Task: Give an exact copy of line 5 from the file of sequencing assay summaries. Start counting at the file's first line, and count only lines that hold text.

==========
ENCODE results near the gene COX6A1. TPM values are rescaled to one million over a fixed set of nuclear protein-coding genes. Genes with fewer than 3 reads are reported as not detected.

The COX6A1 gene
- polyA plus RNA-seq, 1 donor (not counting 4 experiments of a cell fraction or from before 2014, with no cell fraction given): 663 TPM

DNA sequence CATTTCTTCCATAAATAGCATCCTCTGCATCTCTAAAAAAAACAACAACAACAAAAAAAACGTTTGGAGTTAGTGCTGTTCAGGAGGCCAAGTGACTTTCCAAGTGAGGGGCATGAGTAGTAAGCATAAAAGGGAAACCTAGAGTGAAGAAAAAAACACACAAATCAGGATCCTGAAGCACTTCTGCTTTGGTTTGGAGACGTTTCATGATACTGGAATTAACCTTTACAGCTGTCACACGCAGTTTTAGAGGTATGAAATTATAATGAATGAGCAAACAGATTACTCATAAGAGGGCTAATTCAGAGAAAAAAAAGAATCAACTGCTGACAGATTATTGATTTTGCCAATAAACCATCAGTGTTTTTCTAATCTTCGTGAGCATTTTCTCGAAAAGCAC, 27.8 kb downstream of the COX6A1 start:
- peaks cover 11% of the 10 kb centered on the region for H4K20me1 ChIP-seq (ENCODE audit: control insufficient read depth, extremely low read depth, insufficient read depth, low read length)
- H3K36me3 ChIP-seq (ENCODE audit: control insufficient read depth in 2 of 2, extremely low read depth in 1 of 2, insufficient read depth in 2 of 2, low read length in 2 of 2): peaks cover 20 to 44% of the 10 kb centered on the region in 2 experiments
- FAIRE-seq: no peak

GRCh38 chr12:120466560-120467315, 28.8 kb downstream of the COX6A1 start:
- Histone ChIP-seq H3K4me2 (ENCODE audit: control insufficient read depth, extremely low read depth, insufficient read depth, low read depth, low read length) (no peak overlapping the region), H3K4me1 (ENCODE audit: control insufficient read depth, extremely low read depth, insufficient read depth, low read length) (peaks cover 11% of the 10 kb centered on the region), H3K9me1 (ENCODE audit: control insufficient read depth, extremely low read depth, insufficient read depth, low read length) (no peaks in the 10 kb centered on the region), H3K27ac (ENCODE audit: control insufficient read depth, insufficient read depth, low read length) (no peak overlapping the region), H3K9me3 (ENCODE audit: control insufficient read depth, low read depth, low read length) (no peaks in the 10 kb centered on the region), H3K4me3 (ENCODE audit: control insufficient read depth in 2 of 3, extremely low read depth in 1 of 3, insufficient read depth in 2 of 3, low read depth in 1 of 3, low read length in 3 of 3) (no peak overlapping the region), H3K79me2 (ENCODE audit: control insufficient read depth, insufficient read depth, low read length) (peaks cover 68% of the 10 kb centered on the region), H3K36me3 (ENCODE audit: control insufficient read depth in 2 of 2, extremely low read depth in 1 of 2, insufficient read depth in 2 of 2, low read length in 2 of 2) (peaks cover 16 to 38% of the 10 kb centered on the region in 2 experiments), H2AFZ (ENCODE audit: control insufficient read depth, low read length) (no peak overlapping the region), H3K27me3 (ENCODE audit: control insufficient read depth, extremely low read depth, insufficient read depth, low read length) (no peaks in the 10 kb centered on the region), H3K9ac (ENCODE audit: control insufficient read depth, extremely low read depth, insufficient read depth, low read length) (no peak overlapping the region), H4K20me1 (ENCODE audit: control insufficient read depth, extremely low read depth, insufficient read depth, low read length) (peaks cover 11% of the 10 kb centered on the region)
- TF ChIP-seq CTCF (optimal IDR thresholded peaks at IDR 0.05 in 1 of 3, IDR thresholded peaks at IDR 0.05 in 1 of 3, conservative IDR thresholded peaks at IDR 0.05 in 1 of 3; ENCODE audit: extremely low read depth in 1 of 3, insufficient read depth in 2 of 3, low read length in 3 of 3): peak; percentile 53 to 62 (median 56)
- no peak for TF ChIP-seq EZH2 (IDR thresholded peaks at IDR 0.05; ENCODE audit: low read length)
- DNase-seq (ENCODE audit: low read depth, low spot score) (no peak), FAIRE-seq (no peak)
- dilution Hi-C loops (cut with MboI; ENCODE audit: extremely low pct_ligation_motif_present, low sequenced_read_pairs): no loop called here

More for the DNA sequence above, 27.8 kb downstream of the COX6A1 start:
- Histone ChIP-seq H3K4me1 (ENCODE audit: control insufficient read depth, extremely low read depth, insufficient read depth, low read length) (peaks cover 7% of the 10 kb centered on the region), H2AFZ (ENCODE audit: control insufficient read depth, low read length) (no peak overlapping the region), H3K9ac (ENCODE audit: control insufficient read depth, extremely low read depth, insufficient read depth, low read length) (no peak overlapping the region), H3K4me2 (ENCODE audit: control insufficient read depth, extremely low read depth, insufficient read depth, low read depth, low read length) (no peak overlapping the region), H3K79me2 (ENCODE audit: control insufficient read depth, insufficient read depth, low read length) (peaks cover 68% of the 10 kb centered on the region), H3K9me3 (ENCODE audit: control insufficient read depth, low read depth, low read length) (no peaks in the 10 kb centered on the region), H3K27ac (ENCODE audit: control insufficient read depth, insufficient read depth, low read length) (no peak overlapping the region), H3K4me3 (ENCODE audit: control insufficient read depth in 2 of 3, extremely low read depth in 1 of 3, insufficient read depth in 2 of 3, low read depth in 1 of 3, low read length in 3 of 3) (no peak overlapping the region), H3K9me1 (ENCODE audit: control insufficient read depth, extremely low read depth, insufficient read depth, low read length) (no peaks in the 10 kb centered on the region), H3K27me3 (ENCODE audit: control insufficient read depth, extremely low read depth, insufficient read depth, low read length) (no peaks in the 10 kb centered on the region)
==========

- peaks cover 11% of the 10 kb centered on the region for H4K20me1 ChIP-seq (ENCODE audit: control insufficient read depth, extremely low read depth, insufficient read depth, low read length)